The Democratic Party's parliamentary leader, Astrit Patozi, said that Nishani would be the candidate at a voting session at 17:00. The Socialist Party's Edi Rama also said that Fatos Nano would not be the party's candidate: "If Nano’s candidacy would be consensual, we would not break the consensus, but he cannot be our candidate, because we cannot break our principles and ruin Albania’s opportunity for the EU candidate status." He also said the Socialist Party would never support Hoxha as "it is unacceptable for a minister to become president, especially in a time of crisis like the one we’re in." Nano reacted to the Socialist Party's decision in saying that "this is the moment when the party leaders should think beyond their close political accounts that have deteriorated Albania, and show their full responsibility for the love of the country, with its values and merits that a European country deserves." He also said that he proposed himself as a consensus candidate to bring about a solution and preface a possible Socialist Party win in the next parliamentary election, as well as a win for all Albanians.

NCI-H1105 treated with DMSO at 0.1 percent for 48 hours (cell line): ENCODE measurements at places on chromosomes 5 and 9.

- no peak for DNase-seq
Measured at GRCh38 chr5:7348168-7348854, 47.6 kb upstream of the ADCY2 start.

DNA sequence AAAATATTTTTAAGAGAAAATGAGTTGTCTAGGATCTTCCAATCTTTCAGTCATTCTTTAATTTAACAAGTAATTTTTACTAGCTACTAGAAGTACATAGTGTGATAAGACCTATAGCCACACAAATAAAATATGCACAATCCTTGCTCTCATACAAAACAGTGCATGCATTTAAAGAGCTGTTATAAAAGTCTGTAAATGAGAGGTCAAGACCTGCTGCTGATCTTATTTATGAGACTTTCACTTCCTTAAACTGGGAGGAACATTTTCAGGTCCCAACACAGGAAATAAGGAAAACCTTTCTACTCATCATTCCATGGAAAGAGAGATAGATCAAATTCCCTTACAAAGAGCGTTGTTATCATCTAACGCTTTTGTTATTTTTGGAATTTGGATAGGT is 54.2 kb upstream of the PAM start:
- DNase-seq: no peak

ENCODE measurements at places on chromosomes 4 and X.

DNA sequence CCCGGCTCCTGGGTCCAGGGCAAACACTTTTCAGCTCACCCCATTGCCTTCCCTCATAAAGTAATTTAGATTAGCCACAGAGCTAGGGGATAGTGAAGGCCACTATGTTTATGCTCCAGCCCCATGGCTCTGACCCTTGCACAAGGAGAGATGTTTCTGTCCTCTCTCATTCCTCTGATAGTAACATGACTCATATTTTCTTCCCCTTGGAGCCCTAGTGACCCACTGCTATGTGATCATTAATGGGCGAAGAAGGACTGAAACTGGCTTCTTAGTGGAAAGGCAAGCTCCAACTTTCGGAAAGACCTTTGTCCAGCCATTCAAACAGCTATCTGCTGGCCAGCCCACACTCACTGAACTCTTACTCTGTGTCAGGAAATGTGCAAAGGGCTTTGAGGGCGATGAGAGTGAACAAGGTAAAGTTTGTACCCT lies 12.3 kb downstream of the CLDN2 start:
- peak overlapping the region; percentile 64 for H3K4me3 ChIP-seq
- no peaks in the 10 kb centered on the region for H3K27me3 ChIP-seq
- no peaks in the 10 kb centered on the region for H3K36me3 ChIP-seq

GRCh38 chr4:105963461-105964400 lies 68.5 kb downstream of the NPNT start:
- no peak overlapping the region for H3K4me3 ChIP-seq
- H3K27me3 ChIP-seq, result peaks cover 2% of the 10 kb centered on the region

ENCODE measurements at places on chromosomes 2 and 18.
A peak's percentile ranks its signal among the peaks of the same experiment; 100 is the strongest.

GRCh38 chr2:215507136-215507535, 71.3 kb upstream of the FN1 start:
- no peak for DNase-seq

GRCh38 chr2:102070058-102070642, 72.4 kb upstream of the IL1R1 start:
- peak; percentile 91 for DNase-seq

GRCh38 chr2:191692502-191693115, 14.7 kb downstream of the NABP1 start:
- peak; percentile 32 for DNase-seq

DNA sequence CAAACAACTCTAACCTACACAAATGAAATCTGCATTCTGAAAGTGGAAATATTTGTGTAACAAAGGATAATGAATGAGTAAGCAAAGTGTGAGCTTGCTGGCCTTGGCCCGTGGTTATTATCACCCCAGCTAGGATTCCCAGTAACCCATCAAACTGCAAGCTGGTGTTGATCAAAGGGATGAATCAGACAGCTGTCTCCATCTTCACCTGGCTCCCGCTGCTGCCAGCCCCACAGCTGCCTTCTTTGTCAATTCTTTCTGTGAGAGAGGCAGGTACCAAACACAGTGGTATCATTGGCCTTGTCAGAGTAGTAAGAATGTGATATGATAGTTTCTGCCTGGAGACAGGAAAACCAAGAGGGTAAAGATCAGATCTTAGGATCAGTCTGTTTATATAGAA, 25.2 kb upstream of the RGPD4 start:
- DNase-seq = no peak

The vice leader of the Socialist Movement for Integration, Petrit Vasili, would support an agreement with the Democratic Party to choose a president. The head of the United for Humans Right party, Vangjel Dule, said that: "The majority still showed that they cannot elect the President, even with simple majority. I appeal the opposition and Edi Rama, since we have an incapable majority, to not allow the opposition to avoid the political battle, but offer its alternative through Fatos Nano." The Party for Justice, Integration and Unity's Shpetim Idrizi also said that the Socialist Party should support Nano’s candidacy. Gazmend Oketa, one of the founders of the New Democratic Spirit, added to calls for a consensus candidate president. "Our country needs consensus, and our country seems on the brink of early elections."
The final vote came despite calls from the Western world for a consensus candidate. On 11 June, 76 voted were cast. However, two MPs filed a white vote. Nishani was elected with 73 votes. He then shook hands with MPs but did not make a speech.
European Union's ambassador to Albania, Ettore Sequi, issued a statement that read: "The role of the president in anchoring Albania's state institutions in independence and in helping the country unite its efforts will be of crucial importance for Albania to successfully address the challenges it faces on its path towards the European Union."